The Eucharist is the most special sacrament, in which Christ himself is contained, offered and received, and by which the Church constantly lives and grows. The Eucharistic sacrifice, the memorial of the death and resurrection of the Lord, in which the sacrifice of the cross is perpetuated over the centuries, is the summit and source of all Christian life and worship; it signifies and affects the unity of the people of God and achieves the building up of the Body of Christ.
As children reach the age of reason, generally around age seven, the Church extends to them an invitation to celebrate the sacrament of Eucharist. The initiation into the Christian community that took place at baptism is further extended by inviting children to enter fully into the heart of Christian faith through participation in the Eucharist.
The Eucharist is the sacrament by which Catholics receive the Body and Blood of Jesus Christ. For Catholics, this is the most treasured gift given to the Church by the Lord at the Last Supper. In receiving the Eucharist, we are nourished by the Lord. The bread and wine used in the Mass are transformed in all but appearance into the Body and Blood of Christ.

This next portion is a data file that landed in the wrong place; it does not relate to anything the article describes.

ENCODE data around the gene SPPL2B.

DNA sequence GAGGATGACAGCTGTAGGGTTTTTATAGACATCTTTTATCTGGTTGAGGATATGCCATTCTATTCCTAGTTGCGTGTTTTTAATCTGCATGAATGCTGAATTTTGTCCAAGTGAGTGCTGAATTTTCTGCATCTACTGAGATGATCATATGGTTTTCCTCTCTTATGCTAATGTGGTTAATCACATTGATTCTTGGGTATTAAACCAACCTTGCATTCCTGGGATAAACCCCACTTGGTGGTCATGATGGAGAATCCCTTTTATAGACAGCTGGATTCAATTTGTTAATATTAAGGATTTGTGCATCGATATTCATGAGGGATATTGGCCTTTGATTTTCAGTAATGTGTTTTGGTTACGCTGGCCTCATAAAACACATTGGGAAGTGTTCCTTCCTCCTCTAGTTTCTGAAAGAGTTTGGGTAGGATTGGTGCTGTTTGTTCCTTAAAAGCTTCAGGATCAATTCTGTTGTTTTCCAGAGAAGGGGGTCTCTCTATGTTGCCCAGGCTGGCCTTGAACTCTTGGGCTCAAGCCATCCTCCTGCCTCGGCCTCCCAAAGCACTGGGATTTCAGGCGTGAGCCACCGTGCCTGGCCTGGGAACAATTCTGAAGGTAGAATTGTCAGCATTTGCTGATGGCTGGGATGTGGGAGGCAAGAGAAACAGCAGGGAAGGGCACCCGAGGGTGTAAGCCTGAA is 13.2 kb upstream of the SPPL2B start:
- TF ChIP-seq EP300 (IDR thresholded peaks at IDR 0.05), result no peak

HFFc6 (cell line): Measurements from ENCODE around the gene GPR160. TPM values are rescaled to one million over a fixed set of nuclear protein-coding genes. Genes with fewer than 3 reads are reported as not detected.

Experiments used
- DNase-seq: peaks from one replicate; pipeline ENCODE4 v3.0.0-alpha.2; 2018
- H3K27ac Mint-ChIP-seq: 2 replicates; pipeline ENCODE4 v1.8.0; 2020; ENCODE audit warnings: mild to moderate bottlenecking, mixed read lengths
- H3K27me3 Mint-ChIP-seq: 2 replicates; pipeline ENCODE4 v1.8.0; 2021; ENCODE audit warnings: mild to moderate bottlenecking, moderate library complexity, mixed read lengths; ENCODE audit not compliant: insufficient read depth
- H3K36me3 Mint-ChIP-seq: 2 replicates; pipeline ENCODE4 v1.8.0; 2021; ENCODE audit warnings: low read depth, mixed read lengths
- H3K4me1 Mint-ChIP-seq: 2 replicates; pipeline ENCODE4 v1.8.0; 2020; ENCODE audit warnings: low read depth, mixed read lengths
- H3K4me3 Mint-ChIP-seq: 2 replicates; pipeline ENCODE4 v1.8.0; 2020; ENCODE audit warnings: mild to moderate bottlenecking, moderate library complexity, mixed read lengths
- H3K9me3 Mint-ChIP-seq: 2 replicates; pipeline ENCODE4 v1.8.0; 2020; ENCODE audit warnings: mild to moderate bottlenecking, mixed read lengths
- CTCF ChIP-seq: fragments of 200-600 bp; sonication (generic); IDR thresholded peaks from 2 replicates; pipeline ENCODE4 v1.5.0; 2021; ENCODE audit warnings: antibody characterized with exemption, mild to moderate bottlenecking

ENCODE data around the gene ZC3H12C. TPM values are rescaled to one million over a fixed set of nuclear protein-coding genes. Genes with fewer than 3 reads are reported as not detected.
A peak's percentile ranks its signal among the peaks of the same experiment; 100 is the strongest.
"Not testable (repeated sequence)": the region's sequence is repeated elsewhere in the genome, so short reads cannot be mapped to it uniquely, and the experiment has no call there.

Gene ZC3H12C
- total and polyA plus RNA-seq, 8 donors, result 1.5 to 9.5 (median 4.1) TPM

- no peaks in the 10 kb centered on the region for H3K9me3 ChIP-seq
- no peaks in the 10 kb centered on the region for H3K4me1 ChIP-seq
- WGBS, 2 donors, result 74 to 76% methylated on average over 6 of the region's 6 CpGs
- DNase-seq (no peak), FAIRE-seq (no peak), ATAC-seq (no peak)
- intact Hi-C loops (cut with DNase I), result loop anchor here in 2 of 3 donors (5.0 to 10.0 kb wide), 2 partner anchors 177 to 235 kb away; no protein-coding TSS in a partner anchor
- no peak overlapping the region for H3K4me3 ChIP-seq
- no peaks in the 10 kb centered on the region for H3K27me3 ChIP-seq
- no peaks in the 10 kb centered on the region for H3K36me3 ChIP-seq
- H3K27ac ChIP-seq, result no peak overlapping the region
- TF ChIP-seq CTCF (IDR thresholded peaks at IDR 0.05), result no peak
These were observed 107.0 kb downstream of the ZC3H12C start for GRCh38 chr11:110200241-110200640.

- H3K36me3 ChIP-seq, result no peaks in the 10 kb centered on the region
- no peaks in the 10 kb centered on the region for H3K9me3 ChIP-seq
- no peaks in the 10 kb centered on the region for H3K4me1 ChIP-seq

The Parish Community gathers each weekend to celebrate the Eucharistic Liturgy, or Parish Mass. Baptized Catholics, having been prepared to celebrate Eucharist, and who are in a state of Grace, are welcomed to participate fully in a Eucharistic Liturgy. Children who have been baptized as Catholics and who have prepared for and celebrated the Sacrament of Reconciliation are also invited to be prepared for and celebrate the Sacrament of Eucharist when they are ready. Parents and Guardians also take an active role in the formal preparation of their children to receive Eucharist for the first time.